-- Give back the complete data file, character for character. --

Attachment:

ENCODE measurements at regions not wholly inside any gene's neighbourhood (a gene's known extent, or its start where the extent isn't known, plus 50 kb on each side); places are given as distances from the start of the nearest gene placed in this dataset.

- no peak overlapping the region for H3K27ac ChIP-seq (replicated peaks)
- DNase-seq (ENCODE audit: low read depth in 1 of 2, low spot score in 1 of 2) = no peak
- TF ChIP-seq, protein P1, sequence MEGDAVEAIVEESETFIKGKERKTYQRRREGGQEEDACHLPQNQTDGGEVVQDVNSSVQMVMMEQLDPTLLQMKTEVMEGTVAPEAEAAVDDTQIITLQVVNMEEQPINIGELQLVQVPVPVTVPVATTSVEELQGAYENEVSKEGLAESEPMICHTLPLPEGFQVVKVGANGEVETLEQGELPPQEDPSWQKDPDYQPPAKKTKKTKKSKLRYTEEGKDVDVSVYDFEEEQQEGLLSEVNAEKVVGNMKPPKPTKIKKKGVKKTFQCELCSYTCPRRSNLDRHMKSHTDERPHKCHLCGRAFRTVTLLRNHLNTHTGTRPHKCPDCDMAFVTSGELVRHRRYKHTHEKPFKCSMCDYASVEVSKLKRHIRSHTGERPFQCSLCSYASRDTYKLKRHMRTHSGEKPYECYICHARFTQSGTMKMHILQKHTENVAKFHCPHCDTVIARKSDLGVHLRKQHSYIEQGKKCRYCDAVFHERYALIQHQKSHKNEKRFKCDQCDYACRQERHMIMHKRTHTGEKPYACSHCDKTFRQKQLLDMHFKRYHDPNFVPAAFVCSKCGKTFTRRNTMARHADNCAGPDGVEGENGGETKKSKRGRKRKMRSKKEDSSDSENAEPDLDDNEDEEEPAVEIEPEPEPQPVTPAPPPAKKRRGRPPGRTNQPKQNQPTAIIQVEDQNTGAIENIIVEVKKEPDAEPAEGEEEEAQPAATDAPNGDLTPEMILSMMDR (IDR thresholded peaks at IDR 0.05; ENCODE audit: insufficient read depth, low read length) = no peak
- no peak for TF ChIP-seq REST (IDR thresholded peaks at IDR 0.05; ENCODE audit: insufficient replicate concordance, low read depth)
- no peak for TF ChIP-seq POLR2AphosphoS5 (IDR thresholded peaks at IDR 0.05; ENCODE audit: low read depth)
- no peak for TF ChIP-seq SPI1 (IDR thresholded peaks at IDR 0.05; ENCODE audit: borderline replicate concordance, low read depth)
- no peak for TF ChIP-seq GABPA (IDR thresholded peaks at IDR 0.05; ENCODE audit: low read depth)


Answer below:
ENCODE measurements at regions not wholly inside any gene's neighbourhood (a gene's known extent, or its start where the extent isn't known, plus 50 kb on each side); places are given as distances from the start of the nearest gene placed in this dataset.

- no peak overlapping the region for H3K27ac ChIP-seq (replicated peaks)
- DNase-seq (ENCODE audit: low read depth in 1 of 2, low spot score in 1 of 2) = no peak
- TF ChIP-seq, protein P1, sequence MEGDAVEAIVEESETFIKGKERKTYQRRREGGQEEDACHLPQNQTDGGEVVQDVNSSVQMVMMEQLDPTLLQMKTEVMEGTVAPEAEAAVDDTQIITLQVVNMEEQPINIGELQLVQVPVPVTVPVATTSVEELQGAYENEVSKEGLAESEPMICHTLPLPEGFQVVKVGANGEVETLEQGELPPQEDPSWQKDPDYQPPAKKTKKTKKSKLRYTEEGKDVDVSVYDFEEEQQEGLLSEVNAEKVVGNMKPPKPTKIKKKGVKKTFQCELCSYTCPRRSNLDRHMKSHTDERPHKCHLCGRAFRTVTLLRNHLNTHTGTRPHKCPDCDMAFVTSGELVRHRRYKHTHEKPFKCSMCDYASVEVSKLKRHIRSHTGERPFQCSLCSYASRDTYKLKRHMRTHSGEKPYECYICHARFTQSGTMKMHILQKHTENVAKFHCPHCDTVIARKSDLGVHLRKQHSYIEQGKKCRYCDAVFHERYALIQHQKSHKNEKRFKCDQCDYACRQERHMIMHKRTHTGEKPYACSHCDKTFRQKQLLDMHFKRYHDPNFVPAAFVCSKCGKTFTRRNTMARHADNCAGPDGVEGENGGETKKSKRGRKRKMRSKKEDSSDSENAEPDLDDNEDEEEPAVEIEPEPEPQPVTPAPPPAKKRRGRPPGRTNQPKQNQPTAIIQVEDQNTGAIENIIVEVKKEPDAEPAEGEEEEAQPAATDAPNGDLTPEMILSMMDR (IDR thresholded peaks at IDR 0.05; ENCODE audit: insufficient read depth, low read length) = no peak
- no peak for TF ChIP-seq REST (IDR thresholded peaks at IDR 0.05; ENCODE audit: insufficient replicate concordance, low read depth)
- no peak for TF ChIP-seq POLR2AphosphoS5 (IDR thresholded peaks at IDR 0.05; ENCODE audit: low read depth)
- no peak for TF ChIP-seq SPI1 (IDR thresholded peaks at IDR 0.05; ENCODE audit: borderline replicate concordance, low read depth)
- no peak for TF ChIP-seq GABPA (IDR thresholded peaks at IDR 0.05; ENCODE audit: low read depth)